WASHINGTON — U.S. Senate leaders who met with President Barack Obama appeared ready to delay intensified sanctions targeting Iran and its nuclear program.
However, several of the senators after Tuesday’s meeting warned not to yield on demands that Iran end its uranium enrichment while Obama seeks a deal to roll back the program, which Western nations believe is building nuclear weapons.
In comments after the meeting, Sens. Dianne Feinstein (D-Calif.), the chairwoman of the Senate Intelligence Committee; Bob Corker (R-Tenn.), the ranking member on the Foreign Relations Committee; and John McCain (R-Ariz.), one of the fiercest critics of Obama’s Iran policy, said they did not expect sanctions to go through soon.
“You always have to listen to the president of the United States when he asks you to do something,” McCain told the Washington Examiner. “Of course we want to seriously consider doing what he wanted, especially in the midst of some serious negotiations.”
According to a White House statement, Obama at the meeting said he was “grateful” to Congress for passing “the most effective sanctions regime in history” but asked lawmakers to hold off on more sanctions.
“He indicated that new sanctions should not be enacted during the current negotiations, but that they would be most effective as a robust response should negotiations fail,” the White House said.
Negotiations resume Wednesday in Geneva between Iran and the major powers to make Iran’s nuclear program more transparent in exchange for sanctions relief.
Israeli Prime Minister Benjamin Netanyahu has been arguing forcefully for enhanced sanctions, saying they are likelier to extract concessions from Iran that would disable its suspected nuclear weapons program.
Obama in the meeting with senators also pushed back against claims by Israeli officials that the major powers were offering Iran sanctions relief valued at between $20 billion and $40 billion, saying the reports were “inaccurate.”
Analysts close to the administration have said the likely impact of sanctions relief on the $100 billion to $120 billion that Iran suffers in sanctions each year is likely to be more in the region of $10 billion.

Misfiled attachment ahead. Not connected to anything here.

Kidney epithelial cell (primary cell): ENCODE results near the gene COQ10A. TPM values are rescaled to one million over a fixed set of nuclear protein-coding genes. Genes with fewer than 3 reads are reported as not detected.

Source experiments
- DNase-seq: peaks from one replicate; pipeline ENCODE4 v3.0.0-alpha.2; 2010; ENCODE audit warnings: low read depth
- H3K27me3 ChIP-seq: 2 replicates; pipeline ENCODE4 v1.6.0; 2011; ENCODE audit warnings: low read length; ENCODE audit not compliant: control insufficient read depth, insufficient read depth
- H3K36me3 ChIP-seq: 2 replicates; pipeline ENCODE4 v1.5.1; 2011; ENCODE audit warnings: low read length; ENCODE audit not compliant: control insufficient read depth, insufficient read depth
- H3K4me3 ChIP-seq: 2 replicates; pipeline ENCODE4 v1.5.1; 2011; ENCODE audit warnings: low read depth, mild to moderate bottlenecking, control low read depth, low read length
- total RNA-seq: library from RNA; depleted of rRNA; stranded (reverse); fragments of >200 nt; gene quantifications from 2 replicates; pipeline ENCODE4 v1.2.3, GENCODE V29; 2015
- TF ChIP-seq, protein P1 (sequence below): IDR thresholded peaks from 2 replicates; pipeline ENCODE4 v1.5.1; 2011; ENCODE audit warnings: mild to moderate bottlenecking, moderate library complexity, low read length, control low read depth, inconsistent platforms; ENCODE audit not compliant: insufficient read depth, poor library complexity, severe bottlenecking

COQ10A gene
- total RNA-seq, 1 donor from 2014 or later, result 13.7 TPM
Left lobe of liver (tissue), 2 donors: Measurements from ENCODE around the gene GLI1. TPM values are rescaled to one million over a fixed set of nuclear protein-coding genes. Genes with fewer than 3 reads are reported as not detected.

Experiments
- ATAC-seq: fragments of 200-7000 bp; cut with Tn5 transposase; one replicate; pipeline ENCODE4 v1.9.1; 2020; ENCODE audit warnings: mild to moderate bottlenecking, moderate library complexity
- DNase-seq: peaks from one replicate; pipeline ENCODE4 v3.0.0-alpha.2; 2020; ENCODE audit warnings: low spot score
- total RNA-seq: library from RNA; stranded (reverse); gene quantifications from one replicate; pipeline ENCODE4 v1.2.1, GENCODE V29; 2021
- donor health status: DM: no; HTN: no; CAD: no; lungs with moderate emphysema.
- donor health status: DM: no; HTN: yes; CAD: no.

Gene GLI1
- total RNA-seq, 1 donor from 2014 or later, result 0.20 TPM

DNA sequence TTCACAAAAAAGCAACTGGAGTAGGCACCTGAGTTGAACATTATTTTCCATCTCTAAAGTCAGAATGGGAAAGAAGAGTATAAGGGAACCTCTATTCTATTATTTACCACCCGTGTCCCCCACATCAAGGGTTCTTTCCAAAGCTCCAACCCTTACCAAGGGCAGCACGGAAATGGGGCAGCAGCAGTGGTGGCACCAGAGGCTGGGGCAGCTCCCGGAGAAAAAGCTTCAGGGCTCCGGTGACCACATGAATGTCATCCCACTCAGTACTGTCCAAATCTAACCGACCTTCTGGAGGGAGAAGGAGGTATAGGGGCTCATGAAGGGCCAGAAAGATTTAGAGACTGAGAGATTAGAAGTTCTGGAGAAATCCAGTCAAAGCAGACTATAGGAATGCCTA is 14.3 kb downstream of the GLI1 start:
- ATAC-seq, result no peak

Separately, a number of senators – including three who were in the meeting with Obama – on Tuesday wrote U.S. Secretary of State John Kerry urging him to ensure that Iran, which says it nuclear program is for peaceful purposes only, abides by U.N. Security Council resolutions as part of any deal and suspends all uranium enrichment.
“While the interim agreement may suggest that Iran could be willing temporarily to slow its pursuit of a nuclear weapons capability, it could also allow Iran to continue making some progress toward that end under the cover of negotiations,” said the letter. “This does not give us confidence that Iran is prepared to abandon unambiguously its nuclear weapons pursuit altogether, as it must.”
The letter also expressed reservations at reports that sanctions relief could amount to $10 billion.
“We regard this as a major concession on our part that would not be justified by the concessions the Iranian regime would be required to make in return,” the letter said.
The letter, which was backed by the American Israel Public Affairs Committee, was signed by McCain and Sens. Charles Schumer (D-N.Y.), Lindsey Graham (R-S.C.), Robert Menendez (D-N.J.), Bob Casey (D-Pa.) and Susan Collins (R-Maine).
Menendez, the chairman of the Senate Foreign Relations Committee, and Schumer, the third-ranking Democrat in the Senate, also attended the White House meeting.